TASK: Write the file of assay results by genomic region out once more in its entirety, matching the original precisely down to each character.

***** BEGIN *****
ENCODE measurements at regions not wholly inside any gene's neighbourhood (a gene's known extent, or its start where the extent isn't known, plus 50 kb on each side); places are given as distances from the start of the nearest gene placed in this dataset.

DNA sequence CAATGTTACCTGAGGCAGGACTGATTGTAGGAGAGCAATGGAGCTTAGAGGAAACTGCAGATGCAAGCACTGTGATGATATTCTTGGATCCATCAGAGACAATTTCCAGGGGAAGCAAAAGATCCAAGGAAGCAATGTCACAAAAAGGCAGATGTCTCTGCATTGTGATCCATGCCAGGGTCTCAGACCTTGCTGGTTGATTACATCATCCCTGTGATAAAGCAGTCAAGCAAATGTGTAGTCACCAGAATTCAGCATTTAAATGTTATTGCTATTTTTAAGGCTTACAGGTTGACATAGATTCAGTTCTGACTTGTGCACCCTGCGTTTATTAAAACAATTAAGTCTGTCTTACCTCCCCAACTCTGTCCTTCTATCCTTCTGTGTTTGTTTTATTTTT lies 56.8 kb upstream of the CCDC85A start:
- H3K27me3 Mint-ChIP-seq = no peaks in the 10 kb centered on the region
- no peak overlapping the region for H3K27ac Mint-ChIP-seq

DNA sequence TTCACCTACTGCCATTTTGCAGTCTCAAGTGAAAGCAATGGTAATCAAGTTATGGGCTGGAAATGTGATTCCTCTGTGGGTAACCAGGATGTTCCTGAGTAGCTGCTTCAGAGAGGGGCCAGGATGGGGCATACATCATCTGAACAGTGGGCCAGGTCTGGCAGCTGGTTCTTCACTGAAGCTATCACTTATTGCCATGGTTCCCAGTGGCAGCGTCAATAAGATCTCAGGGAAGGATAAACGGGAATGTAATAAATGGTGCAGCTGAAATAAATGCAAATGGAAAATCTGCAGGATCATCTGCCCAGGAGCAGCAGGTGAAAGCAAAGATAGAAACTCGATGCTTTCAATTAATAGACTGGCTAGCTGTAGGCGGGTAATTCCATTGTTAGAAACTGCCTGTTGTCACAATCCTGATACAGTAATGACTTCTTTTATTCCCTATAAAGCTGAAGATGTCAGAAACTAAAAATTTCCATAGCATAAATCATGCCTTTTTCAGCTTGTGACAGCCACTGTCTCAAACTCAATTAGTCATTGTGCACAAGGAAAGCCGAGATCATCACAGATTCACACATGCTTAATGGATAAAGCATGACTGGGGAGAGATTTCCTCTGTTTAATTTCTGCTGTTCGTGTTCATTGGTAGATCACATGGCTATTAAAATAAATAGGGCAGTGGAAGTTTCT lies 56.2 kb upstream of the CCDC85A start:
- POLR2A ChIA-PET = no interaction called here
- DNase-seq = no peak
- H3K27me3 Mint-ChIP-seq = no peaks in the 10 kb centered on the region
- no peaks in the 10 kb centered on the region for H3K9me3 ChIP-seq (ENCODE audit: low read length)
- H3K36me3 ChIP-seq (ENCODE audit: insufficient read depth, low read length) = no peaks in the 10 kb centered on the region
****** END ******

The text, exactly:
ENCODE measurements at regions not wholly inside any gene's neighbourhood (a gene's known extent, or its start where the extent isn't known, plus 50 kb on each side); places are given as distances from the start of the nearest gene placed in this dataset.

DNA sequence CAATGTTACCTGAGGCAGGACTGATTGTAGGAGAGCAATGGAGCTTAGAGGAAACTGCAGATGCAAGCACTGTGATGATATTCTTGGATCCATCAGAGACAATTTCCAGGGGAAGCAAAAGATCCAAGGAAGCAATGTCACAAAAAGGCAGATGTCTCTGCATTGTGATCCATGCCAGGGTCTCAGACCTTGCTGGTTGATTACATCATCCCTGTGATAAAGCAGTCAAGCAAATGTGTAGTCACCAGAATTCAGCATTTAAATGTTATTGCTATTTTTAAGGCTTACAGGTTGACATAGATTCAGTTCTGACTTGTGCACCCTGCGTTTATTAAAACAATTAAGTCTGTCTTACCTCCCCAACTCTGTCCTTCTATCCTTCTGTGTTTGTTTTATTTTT lies 56.8 kb upstream of the CCDC85A start:
- H3K27me3 Mint-ChIP-seq = no peaks in the 10 kb centered on the region
- no peak overlapping the region for H3K27ac Mint-ChIP-seq

DNA sequence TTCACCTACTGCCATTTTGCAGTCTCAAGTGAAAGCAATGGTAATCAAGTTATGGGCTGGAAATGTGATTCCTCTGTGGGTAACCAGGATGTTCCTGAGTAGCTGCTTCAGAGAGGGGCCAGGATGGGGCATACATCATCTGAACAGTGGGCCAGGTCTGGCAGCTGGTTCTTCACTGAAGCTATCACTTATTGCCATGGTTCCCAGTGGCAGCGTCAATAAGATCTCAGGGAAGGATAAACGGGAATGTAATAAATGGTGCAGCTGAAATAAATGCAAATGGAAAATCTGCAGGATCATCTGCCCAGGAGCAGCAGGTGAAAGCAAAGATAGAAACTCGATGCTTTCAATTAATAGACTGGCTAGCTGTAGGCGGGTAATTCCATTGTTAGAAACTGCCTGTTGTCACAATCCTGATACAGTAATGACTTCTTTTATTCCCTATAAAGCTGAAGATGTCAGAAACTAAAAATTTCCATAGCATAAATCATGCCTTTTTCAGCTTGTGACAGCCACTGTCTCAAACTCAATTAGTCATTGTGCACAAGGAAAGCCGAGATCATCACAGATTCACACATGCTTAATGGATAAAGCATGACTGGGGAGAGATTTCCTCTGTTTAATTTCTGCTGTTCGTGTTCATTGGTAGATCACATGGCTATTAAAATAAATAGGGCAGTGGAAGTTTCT lies 56.2 kb upstream of the CCDC85A start:
- POLR2A ChIA-PET = no interaction called here
- DNase-seq = no peak
- H3K27me3 Mint-ChIP-seq = no peaks in the 10 kb centered on the region
- no peaks in the 10 kb centered on the region for H3K9me3 ChIP-seq (ENCODE audit: low read length)
- H3K36me3 ChIP-seq (ENCODE audit: insufficient read depth, low read length) = no peaks in the 10 kb centered on the region